coauthoring norms 1: assisting and junior authoring

I hope it will not disrupt the statistical discussions launched by Jeremy to launch a new line of discussion. My goal is to improve the culture of publication and coauthoring in my department. Although some of our students do great on this, others languish, and many of our students complain that they do not get enough mentoring about publishing. I have identified as one problem that many faculty consider it “exploitative” to involve students in their research if they are not being paid. Another problem is wide variation in opinions about the level of involvement that merits a coauthorship. What I want to do is to develop a set of normative guidelines for apprentice-like experiences that do not involve payment, as well as guidelines for those that do. I am working up a draft of this and would appreciate comments and reports on good and bad experiences and practices in other programs. So here is my draft. Comments, please. Continue reading “coauthoring norms 1: assisting and junior authoring”

you’re a good man in a women’s prison, charlie brown

No plan to make a habit of linking to Buzzfeed, but: Orange is the New Black lines inserted into Peanuts strips (HT:RCM). Involves lines from the current season, but no plot spoilers or even recognizable plot points. Mostly liked it because it made me nostalgic and appreciative of how brilliantly angsty the Peanuts aesthetic was for its time.

listwise deletion: not so bad?

Nice post by Paul Allison about the conditions under which listwise deletion does as well or better than multiple imputation (HT: Richard Williams).

What the post doesn’t mention is the crazy rabbit hole that multiple imputation can send students down, often for results that are basically the same. It’s not that missing data can’t cause big problems for estimation, but that many of these problems aren’t solved by multiple imputation either. But it feels like an analyst is doing more about the problem and takes just seconds to demand as a reviewer.

the ethics of that Facebook study

I haven’t followed the Facebook study kerfuffle in any detail, nor have I looked at the study itself. But the ethics of the study have really bothered folks. I do think Facebook is incredibly creepy for the information and power they possess, so I can see why folks’ creepometers would be super-sensitive to Facebook experiments.* Still, I don’t get the freakout. Or, at least, there are existing research designs behavioral scientists use that I’ve already decided that I’m okay with, so it’s hard for me to understand the outrage about the Facebook experiment. Three examples: Continue reading “the ethics of that Facebook study”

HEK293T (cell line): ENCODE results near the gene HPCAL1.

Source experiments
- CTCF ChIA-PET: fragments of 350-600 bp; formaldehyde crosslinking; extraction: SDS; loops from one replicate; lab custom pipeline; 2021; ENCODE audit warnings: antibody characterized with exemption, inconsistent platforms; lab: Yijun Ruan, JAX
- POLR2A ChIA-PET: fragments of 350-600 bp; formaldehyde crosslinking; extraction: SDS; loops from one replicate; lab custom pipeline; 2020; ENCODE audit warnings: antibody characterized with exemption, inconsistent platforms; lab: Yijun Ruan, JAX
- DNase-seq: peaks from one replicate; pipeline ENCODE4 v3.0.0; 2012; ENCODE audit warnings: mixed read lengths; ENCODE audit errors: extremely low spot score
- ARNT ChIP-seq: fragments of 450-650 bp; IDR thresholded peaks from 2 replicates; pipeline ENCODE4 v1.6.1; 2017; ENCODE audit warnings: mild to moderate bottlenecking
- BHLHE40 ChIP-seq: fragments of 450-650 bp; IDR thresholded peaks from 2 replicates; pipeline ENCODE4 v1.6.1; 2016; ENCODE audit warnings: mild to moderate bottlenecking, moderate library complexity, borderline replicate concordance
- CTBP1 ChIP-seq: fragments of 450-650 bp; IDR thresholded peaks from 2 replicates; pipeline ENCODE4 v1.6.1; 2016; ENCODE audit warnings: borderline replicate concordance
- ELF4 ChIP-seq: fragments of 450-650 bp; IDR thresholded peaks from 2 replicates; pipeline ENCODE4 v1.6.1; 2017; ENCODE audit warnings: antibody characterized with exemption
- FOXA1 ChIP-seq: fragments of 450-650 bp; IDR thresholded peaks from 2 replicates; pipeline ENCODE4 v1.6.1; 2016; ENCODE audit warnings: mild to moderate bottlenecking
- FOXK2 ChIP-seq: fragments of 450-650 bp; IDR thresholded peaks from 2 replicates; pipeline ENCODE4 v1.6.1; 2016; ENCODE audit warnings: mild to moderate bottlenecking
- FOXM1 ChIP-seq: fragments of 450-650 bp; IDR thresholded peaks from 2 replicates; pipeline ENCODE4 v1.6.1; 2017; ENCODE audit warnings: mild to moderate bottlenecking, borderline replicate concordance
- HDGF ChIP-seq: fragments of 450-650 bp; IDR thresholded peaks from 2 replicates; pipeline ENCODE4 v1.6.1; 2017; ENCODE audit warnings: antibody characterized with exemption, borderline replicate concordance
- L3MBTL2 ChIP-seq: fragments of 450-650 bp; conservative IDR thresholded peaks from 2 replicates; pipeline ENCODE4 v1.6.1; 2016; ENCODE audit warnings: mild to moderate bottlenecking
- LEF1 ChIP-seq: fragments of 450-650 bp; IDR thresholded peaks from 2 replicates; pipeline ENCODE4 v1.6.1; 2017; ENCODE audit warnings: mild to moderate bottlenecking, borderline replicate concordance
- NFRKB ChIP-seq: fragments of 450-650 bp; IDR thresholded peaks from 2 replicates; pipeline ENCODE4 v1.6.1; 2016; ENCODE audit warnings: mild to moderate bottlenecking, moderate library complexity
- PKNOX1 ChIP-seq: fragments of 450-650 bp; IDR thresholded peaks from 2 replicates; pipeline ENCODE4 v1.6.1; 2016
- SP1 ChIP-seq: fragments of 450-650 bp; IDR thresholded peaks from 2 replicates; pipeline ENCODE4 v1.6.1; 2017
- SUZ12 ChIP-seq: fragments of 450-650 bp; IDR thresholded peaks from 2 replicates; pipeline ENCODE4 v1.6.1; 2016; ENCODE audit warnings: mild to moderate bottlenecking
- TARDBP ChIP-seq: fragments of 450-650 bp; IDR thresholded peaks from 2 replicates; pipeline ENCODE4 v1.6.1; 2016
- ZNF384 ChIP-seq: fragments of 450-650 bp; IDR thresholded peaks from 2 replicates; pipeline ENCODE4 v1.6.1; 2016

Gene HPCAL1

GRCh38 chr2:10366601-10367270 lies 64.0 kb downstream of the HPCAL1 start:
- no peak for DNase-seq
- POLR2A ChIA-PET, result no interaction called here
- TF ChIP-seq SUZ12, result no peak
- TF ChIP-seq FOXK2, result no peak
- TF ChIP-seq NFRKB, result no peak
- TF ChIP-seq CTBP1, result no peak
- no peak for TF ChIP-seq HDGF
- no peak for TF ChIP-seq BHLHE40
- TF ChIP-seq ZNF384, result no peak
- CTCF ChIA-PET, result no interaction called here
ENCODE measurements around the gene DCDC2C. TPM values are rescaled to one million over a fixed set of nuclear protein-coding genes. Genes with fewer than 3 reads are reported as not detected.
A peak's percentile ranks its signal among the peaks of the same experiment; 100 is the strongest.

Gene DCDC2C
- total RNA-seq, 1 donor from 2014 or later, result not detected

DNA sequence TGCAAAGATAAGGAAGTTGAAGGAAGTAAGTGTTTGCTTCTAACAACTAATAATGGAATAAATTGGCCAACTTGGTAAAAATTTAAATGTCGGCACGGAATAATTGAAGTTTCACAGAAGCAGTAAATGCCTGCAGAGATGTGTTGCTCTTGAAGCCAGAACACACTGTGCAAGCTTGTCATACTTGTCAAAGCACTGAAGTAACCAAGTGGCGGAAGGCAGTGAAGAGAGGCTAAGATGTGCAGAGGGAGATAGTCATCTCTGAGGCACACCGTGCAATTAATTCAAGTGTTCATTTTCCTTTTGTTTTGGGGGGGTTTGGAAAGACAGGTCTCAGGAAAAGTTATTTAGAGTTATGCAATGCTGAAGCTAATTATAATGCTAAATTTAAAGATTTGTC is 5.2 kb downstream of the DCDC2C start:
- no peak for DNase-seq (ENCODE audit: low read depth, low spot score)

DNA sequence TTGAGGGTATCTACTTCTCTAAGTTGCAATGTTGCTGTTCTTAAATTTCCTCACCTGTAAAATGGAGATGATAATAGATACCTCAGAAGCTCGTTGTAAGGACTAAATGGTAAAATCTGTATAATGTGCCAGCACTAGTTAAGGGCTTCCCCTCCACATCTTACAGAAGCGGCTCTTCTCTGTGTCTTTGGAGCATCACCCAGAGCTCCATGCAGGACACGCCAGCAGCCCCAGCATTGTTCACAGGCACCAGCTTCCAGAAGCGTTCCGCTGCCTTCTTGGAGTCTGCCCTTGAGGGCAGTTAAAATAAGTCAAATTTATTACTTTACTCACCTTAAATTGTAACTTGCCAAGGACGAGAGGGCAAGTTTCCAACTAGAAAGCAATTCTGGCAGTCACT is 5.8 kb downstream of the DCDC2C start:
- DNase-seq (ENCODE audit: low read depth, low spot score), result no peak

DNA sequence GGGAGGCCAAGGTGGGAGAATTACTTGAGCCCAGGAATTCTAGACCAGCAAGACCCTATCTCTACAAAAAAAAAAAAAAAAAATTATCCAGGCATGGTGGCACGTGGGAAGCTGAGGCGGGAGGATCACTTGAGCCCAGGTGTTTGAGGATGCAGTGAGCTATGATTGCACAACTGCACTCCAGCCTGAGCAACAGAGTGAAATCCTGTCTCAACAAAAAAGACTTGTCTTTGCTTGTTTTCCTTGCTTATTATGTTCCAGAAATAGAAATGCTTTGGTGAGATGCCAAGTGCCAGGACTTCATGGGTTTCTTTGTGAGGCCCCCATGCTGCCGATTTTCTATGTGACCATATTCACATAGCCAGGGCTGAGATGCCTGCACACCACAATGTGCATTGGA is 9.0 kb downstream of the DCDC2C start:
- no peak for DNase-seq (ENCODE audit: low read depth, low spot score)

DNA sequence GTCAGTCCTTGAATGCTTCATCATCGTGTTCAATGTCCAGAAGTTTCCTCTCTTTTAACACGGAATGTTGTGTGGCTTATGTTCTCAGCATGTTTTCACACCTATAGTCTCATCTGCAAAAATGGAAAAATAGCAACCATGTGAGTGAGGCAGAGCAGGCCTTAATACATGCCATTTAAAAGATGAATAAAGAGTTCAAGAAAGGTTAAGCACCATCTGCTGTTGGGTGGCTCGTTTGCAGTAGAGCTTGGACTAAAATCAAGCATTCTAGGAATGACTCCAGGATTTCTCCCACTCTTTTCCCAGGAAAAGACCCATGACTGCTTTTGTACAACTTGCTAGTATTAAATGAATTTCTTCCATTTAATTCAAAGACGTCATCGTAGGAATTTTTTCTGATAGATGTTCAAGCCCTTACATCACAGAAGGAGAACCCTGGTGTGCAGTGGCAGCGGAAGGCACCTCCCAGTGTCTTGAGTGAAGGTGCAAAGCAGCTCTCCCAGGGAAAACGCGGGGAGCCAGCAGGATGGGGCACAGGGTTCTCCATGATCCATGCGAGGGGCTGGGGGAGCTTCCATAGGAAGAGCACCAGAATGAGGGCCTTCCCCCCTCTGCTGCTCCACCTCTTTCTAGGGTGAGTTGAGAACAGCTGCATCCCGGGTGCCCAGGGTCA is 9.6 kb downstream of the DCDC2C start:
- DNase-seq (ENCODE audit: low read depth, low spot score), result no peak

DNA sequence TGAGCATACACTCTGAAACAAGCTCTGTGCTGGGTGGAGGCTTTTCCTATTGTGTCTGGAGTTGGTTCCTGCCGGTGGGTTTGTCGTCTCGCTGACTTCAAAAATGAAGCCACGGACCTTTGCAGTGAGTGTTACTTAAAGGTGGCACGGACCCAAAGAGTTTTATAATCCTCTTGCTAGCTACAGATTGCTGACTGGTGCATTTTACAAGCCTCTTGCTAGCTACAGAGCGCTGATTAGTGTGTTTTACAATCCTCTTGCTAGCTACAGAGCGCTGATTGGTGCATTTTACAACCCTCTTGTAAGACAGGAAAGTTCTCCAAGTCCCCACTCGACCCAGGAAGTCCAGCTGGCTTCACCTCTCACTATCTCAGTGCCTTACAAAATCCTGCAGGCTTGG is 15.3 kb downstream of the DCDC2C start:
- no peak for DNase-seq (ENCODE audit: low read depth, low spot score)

“It’s like that story of the tortoise and the hare, and I’m the hare. Only I’m a hare who races ahead, takes a break, and then sort-of forgets about the race entirely. So I start a totally new race against a totally new tortoise. Then at some point, usually in the dead of night, I realize that I’m in like five races against five turtles with five different finish lines, and they’re all about to text to say they’ve reached the end and where the hell am I?”

does a positive result actually support a hypothesis?

First thing: is it in The Goldilocks Spot? For this, do not look at the result itself, but look at the confidence interval around the result.  Ask yourself two questions:

1. Is the lower bound of the interval large enough that if that were the true effect, we wouldn’t think the result is substantively trivial?

2. Is the upper bound of the interval small enough that if that were the point estimate, we wouldn’t think the result was implausible?

(Of course, from this we move to questions about whether the study was well-designed so that the estimated effects are actually estimates of what we mean to be estimating, etc..  But this seems like a first hurdle for considering whether what is presented as a positive result should be interpreted as possibly such.)

Caveat: Note that this also assumes the hypothesis is a hypothesis that the effect in question is not trivial, and hypotheses may vary in this respect.

ya down with o.t.t.?

My last post raised some comments about one-tailed tests versus two-tailed tests, including a post by LJ Zigerell here.  I’ve returned today to an out-of-control inbox after several days of snorkeling, sea kayaking, and spotting platypuses, so I haven’t given this much new thought.

Whatever philosophical grounding for one-tailed vs. two-tailed test is vitiated by the reality that in practice one-tailed tests are largely invoked so that one can talk about results in a way that one is precluded from doing if held to two-tailed p-values.  Gabriel notes that this is p-hacking, and he’s right.  But it’s p-hacking of the best sort, because it’s right out in the open and doesn’t change the magnitude of the coefficient.*  So it’s vastly preferable to any hidden practice that biases the coefficient upward to get it below the two-tailed p < .05.  

In general, I’ve largely swung to the view that practices that allow people talk about results that are near .05 as providing sort-of evidence for a hypothesis are better than the mischief caused by using .05 as a gatekeeper for whether or not results can get into journals.  What keeps from committing to this position is that I’m not sure if it just changes the situation so that .10 is the gatekeeper.  In any event: if we are sticking to a world of p-values and hypothesis testing, I suspect I would be much happier in which investigators were expected to articulate what would comprise a substantively trivial effect with respect to a hypothesis, and then use a directional test against that. 

* I make this argument as a side point in a conditionally accepted paper, the main point of which will be saved for another day.